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They were a band of outsiders unable to get jobs with New York's gilded financial establishment. They would go on to corner the world's multitrillion-dollar oil market, reaping unimaginable riches while bringing the economy to its knees.
Meet the self-anointed kings of the New York Mercantile Exchange. In some ways, they are everything you would expect them to be: a secretive, members-only club of men and women who live lavish lifestyles; cavort with politicians, strippers, and celebrities; and blissfully jacked up oil prices to nearly $150 a barrel while profiting off the misery of the working class. In other ways, they are nothing you can imagine: many come from working-class families themselves. The progeny of Jewish, Irish, and Italian immigrants who escaped war-torn Europe, they take pride in flagrantly spurning Wall Street.
Under the thumb of an all-powerful international oil cartel, the energy market had long eluded the grasp of America's hungry capitalists. Neither the oil royalty of Houston nor the titans of Wall Street had ever succeeded in fully wresting away control. But facing extinction, the rough-and-tumble traders of Nymex - led by the reluctant son of a produce merchant - went after this Goliath and won, creating the world's first free oil market and minting billions in the process. Their stunning journey from poverty to prosperity belies the brutal and violent history that is their legacy.
For the first time, The Asylum unmasks the oil market's self-described "inmates" in all their unscripted and dysfunctional glory: the happily married father from Long Island whose lust for money and power was exceeded only by his taste for cruel pranks; the Italian kung fu-fighting gasoline trader whose ferocity in the trading pits earned him countless millions; the cheerful Nazi hunter who traded quietly by day Irish-born femme fatale who outsmarted all but one of the exchange's chairmen - the Hungarian emigre who, try as he might, could do nothing to rein in the oil market's unruly inhabitants.
From the treacherous boardroom schemes to the hookers and blow of the trading pits; from the repeat terrorist attacks and FBI stings to the grand alliances and outrageous fortunes that brought the global economy to the brink, The Asylum ventures deep into the belly of the beast, revealing how raw ambition and the endless quest for wealth can change the very nature of both man and market.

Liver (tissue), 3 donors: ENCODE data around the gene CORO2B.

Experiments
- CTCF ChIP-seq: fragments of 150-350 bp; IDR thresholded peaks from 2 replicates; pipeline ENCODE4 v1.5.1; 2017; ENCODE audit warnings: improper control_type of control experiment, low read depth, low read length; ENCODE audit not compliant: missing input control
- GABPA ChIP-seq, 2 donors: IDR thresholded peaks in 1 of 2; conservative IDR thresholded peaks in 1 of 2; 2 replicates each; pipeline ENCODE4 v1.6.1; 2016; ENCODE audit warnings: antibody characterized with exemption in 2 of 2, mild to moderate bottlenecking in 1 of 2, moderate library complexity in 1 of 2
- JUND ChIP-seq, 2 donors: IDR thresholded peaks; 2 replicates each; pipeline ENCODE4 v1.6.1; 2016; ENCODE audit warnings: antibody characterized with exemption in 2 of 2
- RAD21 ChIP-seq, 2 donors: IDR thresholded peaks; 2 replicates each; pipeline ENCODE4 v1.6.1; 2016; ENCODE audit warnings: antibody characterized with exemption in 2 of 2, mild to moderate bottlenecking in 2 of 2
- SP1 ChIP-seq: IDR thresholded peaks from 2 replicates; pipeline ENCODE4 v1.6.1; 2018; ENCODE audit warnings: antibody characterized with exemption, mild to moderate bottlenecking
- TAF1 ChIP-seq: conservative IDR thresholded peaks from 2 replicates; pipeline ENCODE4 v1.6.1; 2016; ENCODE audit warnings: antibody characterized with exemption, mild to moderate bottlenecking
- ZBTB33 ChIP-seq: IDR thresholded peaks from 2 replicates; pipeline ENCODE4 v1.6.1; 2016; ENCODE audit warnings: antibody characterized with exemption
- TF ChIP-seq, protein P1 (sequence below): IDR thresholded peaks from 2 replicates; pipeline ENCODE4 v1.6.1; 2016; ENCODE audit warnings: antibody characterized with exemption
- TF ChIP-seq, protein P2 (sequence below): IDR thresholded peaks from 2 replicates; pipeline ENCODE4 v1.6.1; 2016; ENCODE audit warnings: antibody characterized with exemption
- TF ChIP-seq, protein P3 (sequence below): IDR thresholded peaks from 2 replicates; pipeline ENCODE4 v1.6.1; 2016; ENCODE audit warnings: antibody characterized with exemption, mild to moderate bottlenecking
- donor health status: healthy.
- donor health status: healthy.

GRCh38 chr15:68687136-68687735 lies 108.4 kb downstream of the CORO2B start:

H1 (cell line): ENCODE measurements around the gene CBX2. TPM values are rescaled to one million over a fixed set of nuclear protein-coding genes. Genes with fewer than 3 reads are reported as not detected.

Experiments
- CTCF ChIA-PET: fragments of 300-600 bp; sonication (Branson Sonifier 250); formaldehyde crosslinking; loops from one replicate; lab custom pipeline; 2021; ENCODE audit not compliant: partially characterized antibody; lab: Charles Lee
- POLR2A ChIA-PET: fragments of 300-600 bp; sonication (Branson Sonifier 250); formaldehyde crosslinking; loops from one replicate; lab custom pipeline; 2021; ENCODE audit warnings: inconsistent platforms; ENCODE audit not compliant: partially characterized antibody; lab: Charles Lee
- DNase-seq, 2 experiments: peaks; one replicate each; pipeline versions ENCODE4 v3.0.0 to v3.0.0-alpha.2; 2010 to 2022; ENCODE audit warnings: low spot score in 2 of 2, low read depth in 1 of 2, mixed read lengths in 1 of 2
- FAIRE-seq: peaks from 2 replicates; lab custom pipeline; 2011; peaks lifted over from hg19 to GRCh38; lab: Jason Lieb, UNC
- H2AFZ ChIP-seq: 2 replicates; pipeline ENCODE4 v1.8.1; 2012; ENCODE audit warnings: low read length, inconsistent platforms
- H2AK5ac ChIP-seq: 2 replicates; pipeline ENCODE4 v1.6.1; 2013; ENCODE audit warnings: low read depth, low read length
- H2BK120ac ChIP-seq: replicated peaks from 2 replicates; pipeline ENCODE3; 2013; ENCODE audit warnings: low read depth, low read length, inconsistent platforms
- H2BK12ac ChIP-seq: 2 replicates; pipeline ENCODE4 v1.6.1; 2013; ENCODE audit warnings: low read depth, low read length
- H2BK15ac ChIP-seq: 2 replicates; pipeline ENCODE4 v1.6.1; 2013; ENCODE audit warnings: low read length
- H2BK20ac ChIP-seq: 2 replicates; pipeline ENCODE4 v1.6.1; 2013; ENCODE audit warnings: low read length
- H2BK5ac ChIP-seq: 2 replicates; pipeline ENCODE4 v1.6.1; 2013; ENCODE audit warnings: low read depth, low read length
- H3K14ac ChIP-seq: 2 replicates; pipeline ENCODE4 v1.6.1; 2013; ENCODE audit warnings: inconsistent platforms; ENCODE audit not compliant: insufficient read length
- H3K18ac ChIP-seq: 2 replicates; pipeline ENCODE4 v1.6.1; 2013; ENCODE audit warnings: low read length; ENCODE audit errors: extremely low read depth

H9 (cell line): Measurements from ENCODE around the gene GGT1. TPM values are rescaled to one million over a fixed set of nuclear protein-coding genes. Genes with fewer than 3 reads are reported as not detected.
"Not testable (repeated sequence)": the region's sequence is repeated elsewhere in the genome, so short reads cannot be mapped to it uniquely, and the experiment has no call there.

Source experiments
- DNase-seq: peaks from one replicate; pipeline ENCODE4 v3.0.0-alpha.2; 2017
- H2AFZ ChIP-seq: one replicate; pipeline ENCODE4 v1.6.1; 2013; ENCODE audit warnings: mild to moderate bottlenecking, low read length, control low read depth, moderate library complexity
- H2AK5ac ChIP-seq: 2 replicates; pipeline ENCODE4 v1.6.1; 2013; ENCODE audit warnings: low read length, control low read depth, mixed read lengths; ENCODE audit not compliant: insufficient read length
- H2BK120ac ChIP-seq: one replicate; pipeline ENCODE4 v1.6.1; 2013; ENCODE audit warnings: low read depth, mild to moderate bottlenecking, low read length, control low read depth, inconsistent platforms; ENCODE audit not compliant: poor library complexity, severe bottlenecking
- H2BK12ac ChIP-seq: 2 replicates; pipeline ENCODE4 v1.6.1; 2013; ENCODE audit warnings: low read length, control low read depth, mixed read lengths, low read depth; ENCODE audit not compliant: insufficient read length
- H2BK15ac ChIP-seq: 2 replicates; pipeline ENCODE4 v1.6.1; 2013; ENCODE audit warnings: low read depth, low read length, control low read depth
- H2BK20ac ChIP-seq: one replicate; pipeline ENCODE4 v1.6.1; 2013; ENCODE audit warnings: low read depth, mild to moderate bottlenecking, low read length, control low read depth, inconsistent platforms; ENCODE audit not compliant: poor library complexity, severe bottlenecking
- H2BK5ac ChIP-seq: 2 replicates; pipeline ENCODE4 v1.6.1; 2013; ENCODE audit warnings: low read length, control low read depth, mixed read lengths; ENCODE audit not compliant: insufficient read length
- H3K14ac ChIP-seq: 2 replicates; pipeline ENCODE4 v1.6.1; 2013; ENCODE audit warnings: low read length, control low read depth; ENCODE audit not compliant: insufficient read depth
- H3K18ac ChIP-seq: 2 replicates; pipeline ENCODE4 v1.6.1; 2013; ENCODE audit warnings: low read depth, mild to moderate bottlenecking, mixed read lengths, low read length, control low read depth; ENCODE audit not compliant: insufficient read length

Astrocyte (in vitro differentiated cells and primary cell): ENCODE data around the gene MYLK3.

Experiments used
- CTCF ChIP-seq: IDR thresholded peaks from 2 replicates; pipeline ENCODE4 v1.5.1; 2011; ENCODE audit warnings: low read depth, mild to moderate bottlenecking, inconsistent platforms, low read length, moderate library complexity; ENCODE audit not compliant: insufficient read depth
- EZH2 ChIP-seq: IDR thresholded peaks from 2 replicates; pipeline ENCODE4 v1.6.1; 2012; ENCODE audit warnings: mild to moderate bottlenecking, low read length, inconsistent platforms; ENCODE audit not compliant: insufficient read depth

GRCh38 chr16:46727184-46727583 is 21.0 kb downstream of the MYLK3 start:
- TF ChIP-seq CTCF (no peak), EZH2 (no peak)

Showcasing seven years of research and hundreds of hours of interviews, Leah McGrath Goodman reveals what really happened behind the scenes as oil prices topped out and what choice the traders ultimately made when forced to choose between their longtime brotherhood and their precious oil monopoly.
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A far better book than its come-on implies
Reading the promo for this book, I dreaded another self-indulgent frat-boy waste of time like "Wolf of Wall Street" (the worst business title I have ever read). I put off purchasing it, but finally previewed the book itself on amazon, and discovered a much more weighty and meaningful work. This is an epic multi-generational narrative of the evolution of these markets and exchanges, and their key personalities, with enough personal bio color (and enough on the legal environment and other technical aspects) to keep me interested. If not absolute top-rank, it is very well worth my time and money. If the topic (as opposed to some shallow depiction of trading as a bunch of cut-ups and their lurid weekend stunts) interests you, I wholeheartedly recommend it.
2 people found this helpful
Entertaining Nonfiction, Great Narrator
Would you consider the audio edition of The Asylum to be better than the print version?
I don't know as I only have the audio.
Who was your favorite character and why?
Gutman. He had a focus and a moral code. He was persecuted solely because of his role as chairman.
Which character – as performed by Robert Fass – was your favorite?
If you could give The Asylum a new subtitle, what would it be?
Mooks Against the World.
Any additional comments?
The remarkable thing about this book is that the author seamlessly transitions between subjects, while the narrator does the same with the characters. This sets it apart from similar books like Boomerang, The Big Short, Too Big to Fail. And the characters are much more interesting.
1 person found this helpful
Great - Well Written, Narrated Really Well
Great - Well Written, Narrated Really Well.
If you looking for a good listen and are interested in the topic this is a good one. Really entertaining.
Narration really brings it to life.
1 person found this helpful
Well-written and quite funny
I really enjoyed "The Asylum" by Leah McGrath Goodman, and I highly recommend it. Robert Fass does a fantastic job of delivering the hilarious antics of the NYMEX traders, all of whom had a palpable disdain for rules and law- and enough money to flout both. It's a colorful read, and while you won't walk away understanding the ins and outs of why oil fluctuates so wildly, you will be entertained by the frat-boy antics of the traders, while gaining quite a bit of insight into the energy sector and their supposed regulators.
1 person found this helpful
What made the experience of listening to The Asylum the most enjoyable?
I dont think I can possibly come across an audiobook this entertaining. Although the book itself is more of the history and the background of NYMEX and its people (which is shocking in itself).
This book is a MUST LISTEN! Excellent job by Robert Fass!
What does Robert Fass bring to the story that you wouldn’t experience if you just read the book?
Those different accents. Robert really brings this amazing book to life!
What’s the most interesting tidbit you’ve picked up from this book?
"We have met the enemy and he is us"